snaproute Go BGP Code Dive (3)

snaproute Go BGP Code Dive (3)

This week, I want to do a little more housekeeping before we get into actually asking questions of the bgp code. First there is the little matter of an editor. I use two different editors most of the time, Notepad++ and Atom.

  • Notepad++ is a lightweight, general purpose text editor that I use for a lot of different things, from writing things in XML, HTML, CSS, Python Javascript, C, and just about anything else. This is an open source project hosted on the Notepad++ web site with the code hosted at github.
  • Atom is a more GUI oriented “programmer’s editor.” This is a more full featured editor, going beyond basic syntax highlighting into projects, plugins that pull diffs in side by side windows, and the like. I don’t really have a build environment set up right now, so I don’t know how it would interact with compiled code, but I assume it would probably have a lot of the tricks I’m used to, like being able to trace calls through the code, etc. Atom is available here.

I haven’t actually chosen one or the other—I tend to use both pretty interchangeably, so you’re likely to see screen shots from both/either as I move through various bits of the code. There is a second bit of “housekeeping,” I wanted to point out up front how project files are usually structured. This can be a little confusing to folks who haven’t worked on large projects, so this might be helpful.

Code is built from front, or top, of the file to the end, or the back, of the file. To understand, assume I’m going to build a small program that either adds or multiplies two numbers, based on the operator in the arguments. Suppose I want to be able to extend it later, and I don’t like switch statements, so I decide to implement it as three different functions, like this—

int operate(int num1, int num2, int operator) {
if operator == 1 return add(num1, num2);
if operator == 2 return multiply(num1, num2);
}

int add(int num1, int num2) {
return num1 + num2;
}

int multiply(int num1, int num2) {
return num1 * num2;
}

I’ve not dealt with overflows, floating points, and all the rest here—this is just to illustrate a simple principle (I’d normally #define the operators, or build an array and call straight through based on a pointer to the actual operator function—but this isn’t elegant, this is simple). If I actually tried to compile this bit of code, I’d get an error on the line—

if operator == 1 return add(num1, num2);

—telling me “add” isn’t defined. There are two ways I can solve this. The first would be to declare the function someplace. Normally I’d do this in a file that’s included in other files, but with something this simple I might just put a function declaration at the top of the file and leave it at that. The problem with either of these methods is that I must remember to change the declaration if I happen to change the function itself. For instance, if I modify “add” to accept floating point numbers, I need to not only change the function, but the declaration of the function, as well.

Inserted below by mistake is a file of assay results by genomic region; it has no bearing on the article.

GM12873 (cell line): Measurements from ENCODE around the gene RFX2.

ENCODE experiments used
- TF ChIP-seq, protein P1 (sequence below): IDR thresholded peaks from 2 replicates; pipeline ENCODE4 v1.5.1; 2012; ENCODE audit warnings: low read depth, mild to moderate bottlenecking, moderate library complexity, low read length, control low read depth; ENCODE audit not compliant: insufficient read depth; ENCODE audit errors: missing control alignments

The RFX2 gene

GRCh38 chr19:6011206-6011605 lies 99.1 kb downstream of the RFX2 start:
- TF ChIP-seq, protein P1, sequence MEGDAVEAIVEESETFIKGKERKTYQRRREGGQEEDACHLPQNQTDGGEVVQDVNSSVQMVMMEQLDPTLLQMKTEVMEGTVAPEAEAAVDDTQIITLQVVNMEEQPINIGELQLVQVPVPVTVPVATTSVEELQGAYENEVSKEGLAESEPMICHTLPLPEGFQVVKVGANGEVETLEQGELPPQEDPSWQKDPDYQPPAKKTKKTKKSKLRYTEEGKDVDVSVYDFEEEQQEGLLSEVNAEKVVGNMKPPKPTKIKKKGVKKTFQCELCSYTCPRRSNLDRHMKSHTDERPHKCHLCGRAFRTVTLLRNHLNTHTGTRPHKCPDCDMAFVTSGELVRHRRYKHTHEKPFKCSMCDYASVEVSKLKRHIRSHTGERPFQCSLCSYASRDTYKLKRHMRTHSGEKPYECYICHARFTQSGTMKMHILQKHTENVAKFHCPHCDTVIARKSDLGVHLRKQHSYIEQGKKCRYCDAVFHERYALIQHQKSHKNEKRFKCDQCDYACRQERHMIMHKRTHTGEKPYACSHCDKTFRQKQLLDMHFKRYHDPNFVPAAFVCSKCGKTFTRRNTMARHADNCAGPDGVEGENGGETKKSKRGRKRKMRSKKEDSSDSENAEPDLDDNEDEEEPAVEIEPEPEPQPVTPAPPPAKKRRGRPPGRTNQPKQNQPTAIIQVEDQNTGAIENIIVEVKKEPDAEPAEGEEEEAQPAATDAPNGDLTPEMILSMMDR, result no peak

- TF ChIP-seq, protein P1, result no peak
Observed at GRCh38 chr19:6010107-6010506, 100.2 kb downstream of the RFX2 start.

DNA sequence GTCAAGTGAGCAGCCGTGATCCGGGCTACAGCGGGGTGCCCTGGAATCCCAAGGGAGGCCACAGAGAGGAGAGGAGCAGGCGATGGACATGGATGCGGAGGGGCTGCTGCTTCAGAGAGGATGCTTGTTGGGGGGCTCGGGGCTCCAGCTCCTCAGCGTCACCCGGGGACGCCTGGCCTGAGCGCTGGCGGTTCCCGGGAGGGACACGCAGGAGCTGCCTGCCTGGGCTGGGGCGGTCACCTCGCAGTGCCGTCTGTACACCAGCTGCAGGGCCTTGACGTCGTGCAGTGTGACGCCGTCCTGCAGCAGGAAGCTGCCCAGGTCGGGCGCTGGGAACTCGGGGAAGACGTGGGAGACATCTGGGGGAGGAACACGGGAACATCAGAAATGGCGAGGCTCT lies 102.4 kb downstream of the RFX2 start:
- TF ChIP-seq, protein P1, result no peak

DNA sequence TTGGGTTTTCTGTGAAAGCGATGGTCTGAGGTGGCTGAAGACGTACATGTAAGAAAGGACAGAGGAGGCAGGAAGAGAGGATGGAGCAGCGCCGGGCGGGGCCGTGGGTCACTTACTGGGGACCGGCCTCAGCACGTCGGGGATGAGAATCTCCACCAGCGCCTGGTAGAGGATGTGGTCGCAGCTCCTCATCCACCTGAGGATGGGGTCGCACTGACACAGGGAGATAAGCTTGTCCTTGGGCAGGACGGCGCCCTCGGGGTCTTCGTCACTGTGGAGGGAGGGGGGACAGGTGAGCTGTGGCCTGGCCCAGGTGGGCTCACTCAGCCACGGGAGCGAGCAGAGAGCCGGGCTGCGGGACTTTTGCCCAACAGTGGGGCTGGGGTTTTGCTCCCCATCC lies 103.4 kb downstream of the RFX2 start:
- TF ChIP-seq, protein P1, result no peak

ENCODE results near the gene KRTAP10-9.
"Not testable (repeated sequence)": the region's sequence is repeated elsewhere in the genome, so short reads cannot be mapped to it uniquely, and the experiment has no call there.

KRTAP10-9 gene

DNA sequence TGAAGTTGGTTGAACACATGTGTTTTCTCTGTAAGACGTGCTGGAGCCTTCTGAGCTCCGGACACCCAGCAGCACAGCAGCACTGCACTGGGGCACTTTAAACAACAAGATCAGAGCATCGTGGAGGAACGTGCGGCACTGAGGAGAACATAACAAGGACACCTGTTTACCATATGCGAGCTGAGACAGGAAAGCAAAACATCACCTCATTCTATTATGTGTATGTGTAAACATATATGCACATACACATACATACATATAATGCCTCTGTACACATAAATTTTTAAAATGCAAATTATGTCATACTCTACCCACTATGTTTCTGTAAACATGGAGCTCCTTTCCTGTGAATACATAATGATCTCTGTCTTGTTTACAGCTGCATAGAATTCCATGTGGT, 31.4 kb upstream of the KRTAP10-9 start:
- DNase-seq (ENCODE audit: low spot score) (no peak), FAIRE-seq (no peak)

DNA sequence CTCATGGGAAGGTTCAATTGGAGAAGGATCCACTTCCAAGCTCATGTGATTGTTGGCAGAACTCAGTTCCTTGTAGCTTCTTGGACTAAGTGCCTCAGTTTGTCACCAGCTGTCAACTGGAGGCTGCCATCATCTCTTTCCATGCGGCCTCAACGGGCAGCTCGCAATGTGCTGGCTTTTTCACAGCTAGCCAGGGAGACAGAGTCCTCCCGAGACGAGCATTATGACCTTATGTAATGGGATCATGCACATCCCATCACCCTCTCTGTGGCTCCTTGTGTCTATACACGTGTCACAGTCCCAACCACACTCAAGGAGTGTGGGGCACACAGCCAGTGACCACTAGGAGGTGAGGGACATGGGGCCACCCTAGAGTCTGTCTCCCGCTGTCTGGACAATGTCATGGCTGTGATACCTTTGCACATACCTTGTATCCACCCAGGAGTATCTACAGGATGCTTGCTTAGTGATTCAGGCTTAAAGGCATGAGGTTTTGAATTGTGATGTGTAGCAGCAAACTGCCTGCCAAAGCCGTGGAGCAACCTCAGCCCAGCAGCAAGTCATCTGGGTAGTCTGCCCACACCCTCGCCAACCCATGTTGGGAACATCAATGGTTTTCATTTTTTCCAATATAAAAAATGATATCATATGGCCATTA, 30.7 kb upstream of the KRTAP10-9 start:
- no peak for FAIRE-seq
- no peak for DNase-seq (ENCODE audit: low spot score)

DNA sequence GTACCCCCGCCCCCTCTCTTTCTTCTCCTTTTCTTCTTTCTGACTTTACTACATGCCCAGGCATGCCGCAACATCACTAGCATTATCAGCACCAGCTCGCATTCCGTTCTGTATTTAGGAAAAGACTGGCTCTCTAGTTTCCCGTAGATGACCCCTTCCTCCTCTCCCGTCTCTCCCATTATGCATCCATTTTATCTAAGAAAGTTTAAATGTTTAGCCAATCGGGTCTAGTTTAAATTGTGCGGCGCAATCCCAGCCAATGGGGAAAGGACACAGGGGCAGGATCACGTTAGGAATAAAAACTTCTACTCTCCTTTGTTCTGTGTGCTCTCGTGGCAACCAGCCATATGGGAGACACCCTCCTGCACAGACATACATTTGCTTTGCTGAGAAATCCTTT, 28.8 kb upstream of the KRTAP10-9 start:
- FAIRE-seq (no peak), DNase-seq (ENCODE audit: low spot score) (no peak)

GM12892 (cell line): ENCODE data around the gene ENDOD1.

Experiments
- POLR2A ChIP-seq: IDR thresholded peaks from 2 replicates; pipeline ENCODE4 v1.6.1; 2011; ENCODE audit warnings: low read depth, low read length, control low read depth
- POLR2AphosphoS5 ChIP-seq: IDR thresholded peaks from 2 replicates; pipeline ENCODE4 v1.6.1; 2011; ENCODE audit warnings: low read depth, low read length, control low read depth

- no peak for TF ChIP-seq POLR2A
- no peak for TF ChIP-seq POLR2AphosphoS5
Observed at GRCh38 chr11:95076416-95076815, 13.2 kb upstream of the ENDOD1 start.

Instead of declaring things in this way, what is normally done is to build “helper” and “basic” functions first, then to call them in more complex functions later on in the same file. If you’re going to break up a single project into multiple files, of course, you still have to make certain you declare things you’ve included in one file, and want to use in another. But in many cases, an entire module is only going to have one or two functions that can be called from other files—the majority of the functions are going to be “hidden,” in that they’re only used in the single file in which they’re defined and coded up.

I know that’s a big chunk of text there, but to give an example, the simplest thing here is to do this:

int add(int num1, int num2) {
return num1 + num2;
}

int multiply(int num1, int num2) {
return num1 * num2;
}

int operate(int num1, int num2, int operator) {
if operator == 1 return add(num1, num2);
if operator == 2 return multiply(num1, num2);
}

Now by the time operate is compiled, the functions it relies on have already been compiled—the compiler knows where to find them, and what they actually do. To complete the example, this makes perfect sense if the only function in this file I ever intend to call from anyplace else is operate. I can declare operate in a file that’s included in other files, and just leave add and multiply as local declarations, only usable from within the file operate is defined.

As a practical matter, this means the big chunks of code are going to be at the bottom of any given file. If you’re looking, for instance, for how BGP processes a particular packet in the BGP code, you’re going to find the answer at the bottom of the file containing the function that processes that particular packet. To understand how the function operates, you’re going to need to “trace up” the file, examining each of the “helper functions.”

But when you’re reading code, you need to start at the bottom of the file, not the top.